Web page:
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Sovereigns, Quasi Sovereigns, and Africans: Race and Self-Determination in International Law

SIBA N’ZATIOULA GROVOGUI
Series: Borderlines
Volume: 3
Copyright Date: 1996
Edition: NED - New edition
Pages: 296
https://www.jstor.org/stable/10.5749/j.cttttb5p
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  • Book Info
    Sovereigns, Quasi Sovereigns, and Africans
    Book Description:

    In this trenchant critique, Grovogui demonstrates the failure of international law to address adequately the issues surrounding African self-determination during decolonization. Challenging the view that the only requirement for decolonization is the elimination of the legal instruments that provided for direct foreign rule, he probes the universal claims of international law.

    eISBN: 978-0-8166-8677-3
    Subjects: Political Science

Table of Contents

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  1. Front Matter
    (pp. i-vi)
  2. Table of Contents
    (pp. vii-viii)
  3. Preface
    (pp. ix-xii)
  4. Introduction
    (pp. 1-10)

    This book was undertaken in light of the shortcomings of decolonization in Africa. It refutes the established theories of postcolonial independence that equate the transfer of political power, however limited, from the colonizer to the colonized with African self-determination and an assumption of national sovereignty.¹ These explanations have construed self-determination (or self-affirmation and expression by an autonomous entity) and postcolonial sovereignty (ordinarily, the absolute internal authority of political entities and their capacity to secure external recognition by like bodies)² to mean the application of the rules of decolonization according to the procedures of international law.³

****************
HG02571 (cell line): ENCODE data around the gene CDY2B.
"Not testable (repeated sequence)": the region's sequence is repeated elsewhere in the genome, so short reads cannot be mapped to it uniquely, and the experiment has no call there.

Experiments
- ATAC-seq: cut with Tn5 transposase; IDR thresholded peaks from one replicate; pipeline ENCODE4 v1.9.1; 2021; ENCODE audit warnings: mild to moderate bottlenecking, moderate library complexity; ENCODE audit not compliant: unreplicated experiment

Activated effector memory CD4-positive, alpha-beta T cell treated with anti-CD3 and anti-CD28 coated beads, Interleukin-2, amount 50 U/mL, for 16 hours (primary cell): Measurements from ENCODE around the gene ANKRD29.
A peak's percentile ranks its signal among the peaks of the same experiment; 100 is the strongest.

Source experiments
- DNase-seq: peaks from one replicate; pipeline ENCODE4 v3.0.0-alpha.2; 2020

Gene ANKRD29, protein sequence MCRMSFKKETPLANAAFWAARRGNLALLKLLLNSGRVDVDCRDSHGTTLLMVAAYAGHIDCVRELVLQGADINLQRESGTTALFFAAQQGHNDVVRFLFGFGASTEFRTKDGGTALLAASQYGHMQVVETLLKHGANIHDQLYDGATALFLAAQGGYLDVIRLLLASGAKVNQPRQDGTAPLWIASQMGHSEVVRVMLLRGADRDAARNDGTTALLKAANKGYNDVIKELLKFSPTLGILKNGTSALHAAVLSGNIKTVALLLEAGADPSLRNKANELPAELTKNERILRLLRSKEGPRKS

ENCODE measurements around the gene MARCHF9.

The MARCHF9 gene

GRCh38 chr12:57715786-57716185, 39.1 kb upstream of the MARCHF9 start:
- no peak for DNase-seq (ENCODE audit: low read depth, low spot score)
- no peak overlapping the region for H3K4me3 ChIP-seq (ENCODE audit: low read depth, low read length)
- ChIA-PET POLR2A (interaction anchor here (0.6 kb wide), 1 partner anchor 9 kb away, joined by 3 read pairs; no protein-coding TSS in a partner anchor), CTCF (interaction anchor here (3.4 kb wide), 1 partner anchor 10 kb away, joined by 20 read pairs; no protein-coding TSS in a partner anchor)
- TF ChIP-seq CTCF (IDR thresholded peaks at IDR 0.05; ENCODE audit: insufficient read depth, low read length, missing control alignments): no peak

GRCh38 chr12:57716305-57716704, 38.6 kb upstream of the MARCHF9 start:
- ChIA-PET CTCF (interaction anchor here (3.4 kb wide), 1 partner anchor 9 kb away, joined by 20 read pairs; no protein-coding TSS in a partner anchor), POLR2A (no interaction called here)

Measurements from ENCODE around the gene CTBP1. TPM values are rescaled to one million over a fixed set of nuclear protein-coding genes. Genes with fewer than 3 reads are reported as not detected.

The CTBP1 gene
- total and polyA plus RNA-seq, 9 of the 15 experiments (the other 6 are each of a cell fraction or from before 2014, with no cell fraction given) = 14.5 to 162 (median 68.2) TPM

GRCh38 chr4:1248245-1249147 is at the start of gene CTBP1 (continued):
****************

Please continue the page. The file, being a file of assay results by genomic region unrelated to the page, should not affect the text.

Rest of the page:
The proponents of these views...

  5. 1 Genesis, Order, and Hierarchy
    (pp. 11-42)

    In recent years, natural-law theorists, realists, and other liberal critics of postivism and formalism have jettisoned the argument that Western powers and their dominant classes held their imperial rights by virtue of nature or reason. They have acknowledged the fallacy of imperialist claims to the right of occupancy. The liberal critics, according to Johannes Fabian, have recognized the purported philanthropic and altruistic thrusts of such claims for what they are: “a monstrous lie perpetuated for the benefit of one part of humanity, for a few societies of that part, and, in the end, for one part of those societies, its...

  6. 2 Partial Recognition to the Barbarous
    (pp. 43-76)

    The majority of international legal theorists have agreed that sixteenth- and seventeenth-century European religious and political struggles greatly influenced political theory and law. They have also claimed that these events helped to determine modern praxis. Specifically, they have maintained that the juridical notion of sovereignty has its origin in those European struggles, and that the Treaty of Westphalia, which ended the Thirty Years’ War in 1648, established it as an essential principle of international politics. There is less accord, however, on the extent of the application of the principle of sovereignty outside of Europe. In particular, theorists have disagreed about...